Saturday, June 6, 2015

British WWI pilot, Smart and charming veteran,
Work in Progress

How to Start to Design Characters Mini Tutorial

In this short article I will describe my procedure to design (human) fantasy or game characters. See the illustration below the article.

Step 1. How to start and what to look at the references

I almost always start the job with researching and collecting references. Looking at them helps to feel the atmosphere of the era and you will see clearly the hairstyle and clothing or other props that can add to the character. In this case the blue line drawing on the left is the first sketch based on a real British fighter's vintage photo. He is wearing a pullover with a unbuttoned jumpsuit. His carefully trimmed mustache is very stylish. I made his face more characteristic, slightly based on another, contemporary pilot's features. Although I liked his natural and confident look he was not what I was looking for. I was drawing him because I thought his study would help me to create the fictional pilot for the game. To get that look some exaggerations needed.

Step 2. Exaggerating, checking, refining and... sometimes let it go

Admitting (after a satisfying first sketch or study) that your second approach is a failure is not easy. The smallest, light brown sketch (only lines, no blocking) shows an abandoned version where I was going to the wrong direction. I drew it over the first sketch, but now our hero is wearing a uniform. Unfortunately his posture is not specific enough, his facial features are way too general and his body type is average. It is a good example for a bad design. :) He is so uninteresting and somehow rigid the best we can do is just let it go and start all over.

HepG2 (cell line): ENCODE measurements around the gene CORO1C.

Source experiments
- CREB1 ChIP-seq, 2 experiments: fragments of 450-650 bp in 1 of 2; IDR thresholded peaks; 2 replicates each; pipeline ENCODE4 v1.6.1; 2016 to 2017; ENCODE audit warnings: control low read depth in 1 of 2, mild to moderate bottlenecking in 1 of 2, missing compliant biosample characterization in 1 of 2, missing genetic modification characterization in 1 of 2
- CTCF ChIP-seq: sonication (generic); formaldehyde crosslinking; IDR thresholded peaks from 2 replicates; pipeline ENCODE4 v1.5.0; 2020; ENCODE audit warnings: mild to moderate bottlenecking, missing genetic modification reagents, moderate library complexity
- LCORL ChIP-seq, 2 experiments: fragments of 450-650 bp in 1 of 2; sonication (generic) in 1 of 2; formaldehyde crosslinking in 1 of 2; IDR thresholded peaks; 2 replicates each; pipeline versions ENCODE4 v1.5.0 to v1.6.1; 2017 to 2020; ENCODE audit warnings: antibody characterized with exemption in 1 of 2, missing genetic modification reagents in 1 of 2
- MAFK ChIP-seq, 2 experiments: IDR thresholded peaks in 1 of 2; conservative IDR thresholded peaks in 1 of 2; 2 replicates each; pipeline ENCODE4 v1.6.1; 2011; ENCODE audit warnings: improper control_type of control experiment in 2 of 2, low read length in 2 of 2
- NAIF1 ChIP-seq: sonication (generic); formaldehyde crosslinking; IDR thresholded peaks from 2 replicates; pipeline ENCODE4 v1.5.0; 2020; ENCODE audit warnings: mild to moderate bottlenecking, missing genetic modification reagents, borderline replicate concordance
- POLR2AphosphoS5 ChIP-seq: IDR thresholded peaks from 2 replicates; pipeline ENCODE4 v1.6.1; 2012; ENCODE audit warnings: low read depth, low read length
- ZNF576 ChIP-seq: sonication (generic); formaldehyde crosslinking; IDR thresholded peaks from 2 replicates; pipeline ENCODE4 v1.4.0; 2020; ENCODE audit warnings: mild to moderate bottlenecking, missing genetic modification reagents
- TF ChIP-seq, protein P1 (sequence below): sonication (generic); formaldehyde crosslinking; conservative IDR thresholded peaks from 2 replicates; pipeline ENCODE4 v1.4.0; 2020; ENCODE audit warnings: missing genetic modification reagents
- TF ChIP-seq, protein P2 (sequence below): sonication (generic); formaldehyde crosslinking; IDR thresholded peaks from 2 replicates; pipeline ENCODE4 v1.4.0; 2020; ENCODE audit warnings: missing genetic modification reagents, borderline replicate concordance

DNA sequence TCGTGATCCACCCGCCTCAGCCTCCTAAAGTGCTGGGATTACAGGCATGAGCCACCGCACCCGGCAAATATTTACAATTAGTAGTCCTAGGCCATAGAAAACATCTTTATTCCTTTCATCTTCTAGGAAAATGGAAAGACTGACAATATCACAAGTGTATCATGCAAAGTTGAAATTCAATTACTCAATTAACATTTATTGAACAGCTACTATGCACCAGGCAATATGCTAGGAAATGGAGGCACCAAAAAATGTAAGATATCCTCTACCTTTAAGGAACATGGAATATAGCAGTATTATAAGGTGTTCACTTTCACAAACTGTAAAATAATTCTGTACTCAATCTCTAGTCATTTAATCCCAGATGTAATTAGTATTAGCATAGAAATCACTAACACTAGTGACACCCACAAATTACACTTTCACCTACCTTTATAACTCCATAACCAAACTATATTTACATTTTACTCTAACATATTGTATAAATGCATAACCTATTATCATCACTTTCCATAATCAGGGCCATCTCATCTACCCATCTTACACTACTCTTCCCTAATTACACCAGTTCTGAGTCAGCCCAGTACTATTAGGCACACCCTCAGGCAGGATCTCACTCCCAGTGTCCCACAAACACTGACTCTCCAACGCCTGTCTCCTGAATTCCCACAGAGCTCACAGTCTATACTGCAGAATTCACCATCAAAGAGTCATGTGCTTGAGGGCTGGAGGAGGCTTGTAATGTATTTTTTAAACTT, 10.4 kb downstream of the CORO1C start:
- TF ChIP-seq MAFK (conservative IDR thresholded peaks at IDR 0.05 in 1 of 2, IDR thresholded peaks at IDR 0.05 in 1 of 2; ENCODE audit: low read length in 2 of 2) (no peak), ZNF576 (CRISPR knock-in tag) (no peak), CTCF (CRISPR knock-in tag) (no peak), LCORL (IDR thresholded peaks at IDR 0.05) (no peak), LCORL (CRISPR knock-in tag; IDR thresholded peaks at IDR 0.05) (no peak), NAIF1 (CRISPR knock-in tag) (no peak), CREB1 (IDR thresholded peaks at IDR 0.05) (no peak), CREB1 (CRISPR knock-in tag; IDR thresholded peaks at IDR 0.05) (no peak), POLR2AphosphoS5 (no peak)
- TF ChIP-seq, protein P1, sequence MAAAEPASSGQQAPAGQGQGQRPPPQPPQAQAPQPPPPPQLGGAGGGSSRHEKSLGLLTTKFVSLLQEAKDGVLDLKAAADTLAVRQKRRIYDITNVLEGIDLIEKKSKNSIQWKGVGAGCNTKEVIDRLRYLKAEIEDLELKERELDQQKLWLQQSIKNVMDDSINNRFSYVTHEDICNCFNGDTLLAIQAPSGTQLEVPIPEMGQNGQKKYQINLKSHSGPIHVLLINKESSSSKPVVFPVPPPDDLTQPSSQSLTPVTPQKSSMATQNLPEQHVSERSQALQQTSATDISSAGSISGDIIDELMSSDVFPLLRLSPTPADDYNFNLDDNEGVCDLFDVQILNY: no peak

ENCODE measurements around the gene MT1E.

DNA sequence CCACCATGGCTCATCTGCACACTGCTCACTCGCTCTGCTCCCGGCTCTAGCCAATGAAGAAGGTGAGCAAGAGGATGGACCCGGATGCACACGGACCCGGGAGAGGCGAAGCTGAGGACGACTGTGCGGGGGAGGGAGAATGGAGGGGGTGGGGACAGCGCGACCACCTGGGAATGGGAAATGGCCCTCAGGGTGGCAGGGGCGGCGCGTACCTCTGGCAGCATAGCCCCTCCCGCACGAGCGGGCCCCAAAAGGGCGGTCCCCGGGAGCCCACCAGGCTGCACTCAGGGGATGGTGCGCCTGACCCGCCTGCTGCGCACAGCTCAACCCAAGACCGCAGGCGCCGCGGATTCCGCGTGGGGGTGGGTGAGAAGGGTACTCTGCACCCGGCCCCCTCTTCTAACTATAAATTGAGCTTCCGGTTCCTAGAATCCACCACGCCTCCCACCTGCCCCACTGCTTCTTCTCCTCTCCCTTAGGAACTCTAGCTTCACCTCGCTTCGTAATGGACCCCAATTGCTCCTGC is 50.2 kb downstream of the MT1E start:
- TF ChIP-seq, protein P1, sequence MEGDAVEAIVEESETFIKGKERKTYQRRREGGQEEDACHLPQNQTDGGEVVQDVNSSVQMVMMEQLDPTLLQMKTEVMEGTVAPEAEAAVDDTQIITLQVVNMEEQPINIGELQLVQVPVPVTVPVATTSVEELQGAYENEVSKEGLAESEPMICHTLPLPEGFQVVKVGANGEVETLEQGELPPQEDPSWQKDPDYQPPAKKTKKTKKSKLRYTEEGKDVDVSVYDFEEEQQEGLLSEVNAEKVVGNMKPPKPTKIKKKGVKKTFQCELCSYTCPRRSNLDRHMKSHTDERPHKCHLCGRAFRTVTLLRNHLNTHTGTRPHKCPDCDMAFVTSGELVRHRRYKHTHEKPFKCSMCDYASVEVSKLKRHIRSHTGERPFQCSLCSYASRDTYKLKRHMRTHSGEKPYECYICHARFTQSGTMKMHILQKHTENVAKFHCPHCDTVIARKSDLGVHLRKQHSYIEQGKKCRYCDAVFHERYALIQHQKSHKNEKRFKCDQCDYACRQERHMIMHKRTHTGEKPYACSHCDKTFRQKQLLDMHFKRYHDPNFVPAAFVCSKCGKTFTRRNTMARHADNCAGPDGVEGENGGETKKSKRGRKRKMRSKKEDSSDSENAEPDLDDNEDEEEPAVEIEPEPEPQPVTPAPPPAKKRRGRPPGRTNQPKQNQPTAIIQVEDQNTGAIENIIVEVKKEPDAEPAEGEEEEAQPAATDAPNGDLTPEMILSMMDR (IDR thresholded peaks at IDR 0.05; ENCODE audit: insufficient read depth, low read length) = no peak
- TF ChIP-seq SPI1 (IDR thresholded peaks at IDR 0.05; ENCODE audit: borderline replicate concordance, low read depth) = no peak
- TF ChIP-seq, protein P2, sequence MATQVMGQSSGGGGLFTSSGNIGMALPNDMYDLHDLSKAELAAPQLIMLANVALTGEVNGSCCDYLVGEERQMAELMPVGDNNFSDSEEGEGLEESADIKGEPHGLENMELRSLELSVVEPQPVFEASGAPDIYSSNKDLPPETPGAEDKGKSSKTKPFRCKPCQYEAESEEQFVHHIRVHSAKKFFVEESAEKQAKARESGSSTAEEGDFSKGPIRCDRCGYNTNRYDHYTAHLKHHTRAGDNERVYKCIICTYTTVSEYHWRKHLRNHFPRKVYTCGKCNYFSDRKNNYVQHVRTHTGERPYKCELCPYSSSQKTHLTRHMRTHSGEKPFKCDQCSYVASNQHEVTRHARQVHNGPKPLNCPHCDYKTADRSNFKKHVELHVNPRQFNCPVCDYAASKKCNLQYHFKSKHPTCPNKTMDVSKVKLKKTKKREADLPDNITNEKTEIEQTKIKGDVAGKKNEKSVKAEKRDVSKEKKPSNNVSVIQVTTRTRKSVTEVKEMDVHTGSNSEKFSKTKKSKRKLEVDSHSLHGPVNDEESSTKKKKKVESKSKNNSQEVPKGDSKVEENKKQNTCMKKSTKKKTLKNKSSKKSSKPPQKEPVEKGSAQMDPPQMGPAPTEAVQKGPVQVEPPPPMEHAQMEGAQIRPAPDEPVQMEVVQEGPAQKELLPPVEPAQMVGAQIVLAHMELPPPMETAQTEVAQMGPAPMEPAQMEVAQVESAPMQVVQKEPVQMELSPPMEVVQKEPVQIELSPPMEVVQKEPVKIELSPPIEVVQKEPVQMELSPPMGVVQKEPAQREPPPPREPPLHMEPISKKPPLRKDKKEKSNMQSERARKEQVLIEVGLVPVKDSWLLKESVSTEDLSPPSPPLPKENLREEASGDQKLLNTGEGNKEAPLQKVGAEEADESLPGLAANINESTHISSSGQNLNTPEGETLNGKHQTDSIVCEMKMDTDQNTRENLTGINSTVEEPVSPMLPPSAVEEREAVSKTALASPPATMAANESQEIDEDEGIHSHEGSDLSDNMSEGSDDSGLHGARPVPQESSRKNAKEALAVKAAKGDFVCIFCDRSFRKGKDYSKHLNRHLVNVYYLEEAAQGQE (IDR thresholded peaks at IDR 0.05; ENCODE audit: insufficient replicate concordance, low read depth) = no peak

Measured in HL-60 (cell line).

It is always good to make thumbnails with loose sleekly straight and curvy lines. Draw the spine, a kind of simplified skeleton of the guy. To get the character anatomically correct I use my other references sometimes 2-6 photos to get the right posture. Family members or friends have to pose when there is no other way to get it right. There is no detailed rendering that can fix the wrong or uninteresting posture.

Step 3. How to refine or modify your character

The aim was to provide not an artistic or lifelike, but a rather game-fitting guy I started to play with the proportions. Simplifying the lines I was looking to find his posture keeping in mind it should suggest confidence with some hint of easygoing attitude but somewhat arrogance too. He knows he is good looking and after dozens of fights, shooting others and being almost killed he sees the world with different eyes. He does not give a damn about what Mr X thinks of him. On the other hand, he is not cynical, but rather smart and charming with some dry humor sense. I broadened his shoulders and slimmed his waist. Not only he got and almost sculpted hairstyle, but his jawline got more square like and his chin came forward. I love rendering and get carried away easily by coloring or refining details, so I worked only with values as you see it in the brownish blocked image in the middle.

Step 4. Further refining, checking and experimenting

It is always a good idea to swap the canvas horizontally or in case you are not working digitally using a mirror. It helps to see your drawing with fresh eyes and mistakes will pop up. Working digitally you have the opportunity to check the values when you look at your design in gray scale. The colored close up shows more rendering. In fact I have made 4-6 more versions of the character however, I did not find them acceptable yet. I am going to continue to simplify him.

Thank you for reading. If you have any questions just drop me a comment.

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